‘Stealing A Nation’ was a Granada production for ITV. It was first broadcast on ITV1, 6 October 2004. Directors: John Pilger and Chris Martin. Producer: Chris Martin. the Stealing a nation documentary of the uppermost ignorant and abusive arrangement ever made that has wiped out a whole community from their own land just to serve the interest of the USA military base desire is a knocking thought that most significantly considering the situation we are experiencing in Africa most importantly in the horn of Africa. Djibouti being a battle field for military base desire of the super powers from each corner and the emergence of Somaliland in the port and military base sharing space is what triggered the desire to screen the documentary which clearly served the interest. The participants’ reflection on all the documentaries screened is magnificent as it has opened a heated debate every time we have it. the bilingual language use system we employ on this open conversation day (Somali and English) also has served the purpose of including everyone that attended the screening and be able to express their understanding and questions to be discussed together without language limitation.

This way the academic discussion with a different platform has managed to attain its objective of creating a platform where academic discussion with a well-founded data is developed here in Somaliland.

Shaqo Bannaan – Job Announcement

JOB ADVERTISEMENT

ASSISTANT LIBRARIAN

Title: Assistant Librarian

Reporting to: Head of the Department of Archive             Job Type: Part-time

Duty Station: Hargeysa                                                     Duration: 1 year (renewable)

 

Organizational Background

Redsea Cultural Foundation (RCF) is an art organisation based in Somaliland that has the aim of promoting reading and creative writing in Somaliland with a particular focus on youth. For the last ten years, RCF has been organising an annual international book fair in Hargeysa, the capital of Somaliland. The HIBF has grown into the largest literary festival in East Africa, attracting up to 10,000 participants each year and writers from across Africa, as well as Europe and the USA. In 2014 RCF opened a permanent cultural centre in Hargeysa, extending the activities of the book fair throughout the year. RCF is recruiting a very motivated and talented candidate, and hereby announcing a new position for Assistant Librarian.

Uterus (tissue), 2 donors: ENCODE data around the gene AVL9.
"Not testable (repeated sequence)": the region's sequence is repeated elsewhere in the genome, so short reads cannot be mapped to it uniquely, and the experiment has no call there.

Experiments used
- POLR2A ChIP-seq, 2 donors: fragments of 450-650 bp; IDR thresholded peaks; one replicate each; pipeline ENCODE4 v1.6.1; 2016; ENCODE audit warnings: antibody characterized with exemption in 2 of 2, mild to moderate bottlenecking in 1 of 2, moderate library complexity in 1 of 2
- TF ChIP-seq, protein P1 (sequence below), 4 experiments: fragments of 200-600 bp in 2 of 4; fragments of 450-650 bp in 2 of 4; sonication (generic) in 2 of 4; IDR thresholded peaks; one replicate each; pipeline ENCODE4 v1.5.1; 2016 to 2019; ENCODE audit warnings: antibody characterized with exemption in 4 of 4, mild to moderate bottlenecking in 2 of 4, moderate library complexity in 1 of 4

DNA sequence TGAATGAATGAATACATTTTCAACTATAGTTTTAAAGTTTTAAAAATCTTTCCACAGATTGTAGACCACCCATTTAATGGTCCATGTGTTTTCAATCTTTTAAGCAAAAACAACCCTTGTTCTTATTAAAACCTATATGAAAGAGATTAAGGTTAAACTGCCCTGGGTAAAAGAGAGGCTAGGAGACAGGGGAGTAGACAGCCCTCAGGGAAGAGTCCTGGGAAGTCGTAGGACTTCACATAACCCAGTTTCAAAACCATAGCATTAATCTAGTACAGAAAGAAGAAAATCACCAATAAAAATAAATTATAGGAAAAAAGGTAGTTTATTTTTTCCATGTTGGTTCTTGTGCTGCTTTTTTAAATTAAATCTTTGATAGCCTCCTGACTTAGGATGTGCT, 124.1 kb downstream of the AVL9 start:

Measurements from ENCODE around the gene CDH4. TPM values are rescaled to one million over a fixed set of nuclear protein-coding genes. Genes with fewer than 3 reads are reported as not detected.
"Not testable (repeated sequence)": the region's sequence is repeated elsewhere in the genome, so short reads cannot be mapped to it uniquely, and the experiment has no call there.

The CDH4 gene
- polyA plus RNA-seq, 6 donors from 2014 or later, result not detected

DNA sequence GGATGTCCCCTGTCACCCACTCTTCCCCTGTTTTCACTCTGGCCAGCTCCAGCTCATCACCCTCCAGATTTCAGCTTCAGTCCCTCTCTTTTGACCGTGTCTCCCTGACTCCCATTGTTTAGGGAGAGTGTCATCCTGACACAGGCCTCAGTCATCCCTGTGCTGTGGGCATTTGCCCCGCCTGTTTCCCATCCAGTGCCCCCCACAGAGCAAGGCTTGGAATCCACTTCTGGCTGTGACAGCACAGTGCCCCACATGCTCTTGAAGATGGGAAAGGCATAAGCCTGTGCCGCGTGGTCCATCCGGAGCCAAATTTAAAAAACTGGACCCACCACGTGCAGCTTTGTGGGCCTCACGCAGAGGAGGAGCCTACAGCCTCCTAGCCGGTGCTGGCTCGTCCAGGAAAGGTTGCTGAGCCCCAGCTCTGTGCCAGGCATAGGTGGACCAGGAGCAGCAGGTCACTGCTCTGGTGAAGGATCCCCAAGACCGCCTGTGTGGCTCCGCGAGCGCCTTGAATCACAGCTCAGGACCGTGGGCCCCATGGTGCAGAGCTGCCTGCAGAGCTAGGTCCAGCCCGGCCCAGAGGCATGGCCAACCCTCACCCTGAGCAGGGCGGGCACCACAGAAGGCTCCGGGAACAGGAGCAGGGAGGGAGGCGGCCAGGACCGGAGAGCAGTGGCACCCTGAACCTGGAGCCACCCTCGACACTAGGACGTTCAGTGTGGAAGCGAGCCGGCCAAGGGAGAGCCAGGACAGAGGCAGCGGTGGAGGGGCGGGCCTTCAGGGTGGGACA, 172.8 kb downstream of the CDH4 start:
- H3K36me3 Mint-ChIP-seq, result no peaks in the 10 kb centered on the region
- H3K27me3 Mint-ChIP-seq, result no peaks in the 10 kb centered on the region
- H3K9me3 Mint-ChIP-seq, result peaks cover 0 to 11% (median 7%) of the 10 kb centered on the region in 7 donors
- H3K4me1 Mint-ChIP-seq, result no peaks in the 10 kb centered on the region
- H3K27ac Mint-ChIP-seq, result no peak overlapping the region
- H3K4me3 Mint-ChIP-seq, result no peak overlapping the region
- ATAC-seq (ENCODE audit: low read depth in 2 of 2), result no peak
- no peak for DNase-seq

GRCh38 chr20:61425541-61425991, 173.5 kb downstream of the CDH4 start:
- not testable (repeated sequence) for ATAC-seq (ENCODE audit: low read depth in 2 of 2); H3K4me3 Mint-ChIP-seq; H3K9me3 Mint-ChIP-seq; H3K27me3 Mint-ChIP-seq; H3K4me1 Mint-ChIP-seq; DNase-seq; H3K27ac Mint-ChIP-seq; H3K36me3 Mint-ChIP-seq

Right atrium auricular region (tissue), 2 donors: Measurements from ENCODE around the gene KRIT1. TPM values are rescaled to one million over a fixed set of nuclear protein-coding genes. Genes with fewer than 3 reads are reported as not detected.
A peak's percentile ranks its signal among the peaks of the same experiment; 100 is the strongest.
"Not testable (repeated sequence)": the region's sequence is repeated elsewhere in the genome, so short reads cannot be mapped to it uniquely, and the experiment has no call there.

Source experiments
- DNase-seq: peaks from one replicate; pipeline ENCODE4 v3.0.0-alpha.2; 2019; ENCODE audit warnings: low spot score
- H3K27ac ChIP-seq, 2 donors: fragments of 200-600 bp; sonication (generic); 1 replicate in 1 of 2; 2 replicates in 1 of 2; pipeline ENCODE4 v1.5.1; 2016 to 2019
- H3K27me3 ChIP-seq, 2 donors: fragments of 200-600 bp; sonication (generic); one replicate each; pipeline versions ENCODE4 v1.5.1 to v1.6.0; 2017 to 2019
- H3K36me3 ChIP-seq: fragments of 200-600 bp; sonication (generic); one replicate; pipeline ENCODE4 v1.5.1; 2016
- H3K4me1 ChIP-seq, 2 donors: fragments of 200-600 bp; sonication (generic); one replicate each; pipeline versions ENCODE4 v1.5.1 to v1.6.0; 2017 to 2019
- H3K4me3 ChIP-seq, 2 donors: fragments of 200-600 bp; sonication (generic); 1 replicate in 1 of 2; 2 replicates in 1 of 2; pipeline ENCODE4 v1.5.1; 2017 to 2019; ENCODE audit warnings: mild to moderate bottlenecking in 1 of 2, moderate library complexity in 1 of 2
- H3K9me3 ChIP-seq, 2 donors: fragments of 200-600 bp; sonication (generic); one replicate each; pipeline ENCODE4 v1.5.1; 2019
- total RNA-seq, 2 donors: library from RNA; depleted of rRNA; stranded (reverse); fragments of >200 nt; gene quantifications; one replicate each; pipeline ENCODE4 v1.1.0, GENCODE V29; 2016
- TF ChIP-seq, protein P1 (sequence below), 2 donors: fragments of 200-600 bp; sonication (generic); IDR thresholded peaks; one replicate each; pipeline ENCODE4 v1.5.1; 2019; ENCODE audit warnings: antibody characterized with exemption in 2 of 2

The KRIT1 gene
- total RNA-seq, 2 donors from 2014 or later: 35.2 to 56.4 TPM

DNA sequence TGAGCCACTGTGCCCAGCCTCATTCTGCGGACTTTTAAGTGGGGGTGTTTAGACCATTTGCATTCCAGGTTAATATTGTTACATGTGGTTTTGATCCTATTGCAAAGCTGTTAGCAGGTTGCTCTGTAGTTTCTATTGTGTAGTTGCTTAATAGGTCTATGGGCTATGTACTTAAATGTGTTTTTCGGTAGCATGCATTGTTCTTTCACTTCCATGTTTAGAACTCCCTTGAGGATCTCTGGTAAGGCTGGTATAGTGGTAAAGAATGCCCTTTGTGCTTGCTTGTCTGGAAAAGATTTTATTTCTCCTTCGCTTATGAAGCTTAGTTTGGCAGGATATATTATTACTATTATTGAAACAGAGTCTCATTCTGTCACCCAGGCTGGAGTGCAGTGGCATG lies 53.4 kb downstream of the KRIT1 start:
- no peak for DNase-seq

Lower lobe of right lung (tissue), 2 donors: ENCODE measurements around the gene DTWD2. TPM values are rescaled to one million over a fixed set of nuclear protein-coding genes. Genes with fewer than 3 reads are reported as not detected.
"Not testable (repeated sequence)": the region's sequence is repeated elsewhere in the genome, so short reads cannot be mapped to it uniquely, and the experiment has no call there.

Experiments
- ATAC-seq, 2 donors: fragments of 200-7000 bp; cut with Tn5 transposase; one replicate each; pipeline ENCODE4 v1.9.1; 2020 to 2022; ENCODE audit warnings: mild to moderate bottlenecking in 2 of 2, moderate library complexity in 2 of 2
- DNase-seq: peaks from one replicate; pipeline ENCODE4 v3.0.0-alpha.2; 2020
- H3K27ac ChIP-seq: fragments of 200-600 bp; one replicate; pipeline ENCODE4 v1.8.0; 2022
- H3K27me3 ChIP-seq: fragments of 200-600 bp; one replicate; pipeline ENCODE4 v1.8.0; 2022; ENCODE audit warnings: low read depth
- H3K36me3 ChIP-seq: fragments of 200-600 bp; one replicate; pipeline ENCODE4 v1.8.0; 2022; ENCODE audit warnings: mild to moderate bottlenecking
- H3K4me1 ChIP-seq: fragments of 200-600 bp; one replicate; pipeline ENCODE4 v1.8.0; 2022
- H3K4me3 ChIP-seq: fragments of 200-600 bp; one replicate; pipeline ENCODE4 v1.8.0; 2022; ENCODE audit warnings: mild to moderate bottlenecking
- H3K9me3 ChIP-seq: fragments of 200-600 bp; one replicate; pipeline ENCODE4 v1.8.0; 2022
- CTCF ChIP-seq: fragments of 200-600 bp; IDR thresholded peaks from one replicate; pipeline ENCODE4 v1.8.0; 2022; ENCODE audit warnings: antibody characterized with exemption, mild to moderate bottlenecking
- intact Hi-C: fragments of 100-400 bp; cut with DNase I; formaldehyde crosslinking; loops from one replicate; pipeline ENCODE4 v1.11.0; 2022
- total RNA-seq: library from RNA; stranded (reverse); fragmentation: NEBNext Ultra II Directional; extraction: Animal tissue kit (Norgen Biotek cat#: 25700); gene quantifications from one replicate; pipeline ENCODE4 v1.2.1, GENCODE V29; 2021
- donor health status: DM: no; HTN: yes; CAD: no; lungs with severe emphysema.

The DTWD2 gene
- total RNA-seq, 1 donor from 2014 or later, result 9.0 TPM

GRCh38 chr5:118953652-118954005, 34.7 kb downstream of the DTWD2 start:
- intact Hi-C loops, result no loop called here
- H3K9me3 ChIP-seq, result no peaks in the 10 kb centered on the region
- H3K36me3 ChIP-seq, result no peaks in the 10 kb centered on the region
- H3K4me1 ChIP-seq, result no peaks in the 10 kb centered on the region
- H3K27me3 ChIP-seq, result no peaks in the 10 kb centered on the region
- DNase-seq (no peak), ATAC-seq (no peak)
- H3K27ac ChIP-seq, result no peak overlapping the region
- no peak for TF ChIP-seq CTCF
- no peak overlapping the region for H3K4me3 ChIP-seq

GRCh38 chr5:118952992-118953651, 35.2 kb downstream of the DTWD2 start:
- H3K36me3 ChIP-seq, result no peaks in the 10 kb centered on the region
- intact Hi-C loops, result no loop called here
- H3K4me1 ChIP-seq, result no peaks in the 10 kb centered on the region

Position details: responsibilities

  1. Library Management
  • Librarianship and Information Management fundamentals and concepts.
  • Practical’s – shelving, library classification systems,  reference queries
  • Practical on automated system (KOHA system is preferred but not necessary requirement)
  1. Library Knowledge
  • Processing of information resources
  • Accessioning of library resources
  • Cataloguing – standards and different types
  1. Library Automation
  • Indexing and citation
  • Collections’ development policy
  • Digital depositories
  • E-information sources
  • Open access resources

Candidates with IT background are desired.

What we’re looking for

  • Strong and effective communicator, both written and verbal, with excellent interpersonal skills.
  • Ability to work independently, as well as maintain a positive working relationship with other staff.
  • Flexible, gentle and willing to learn and improve.

 Application Procedure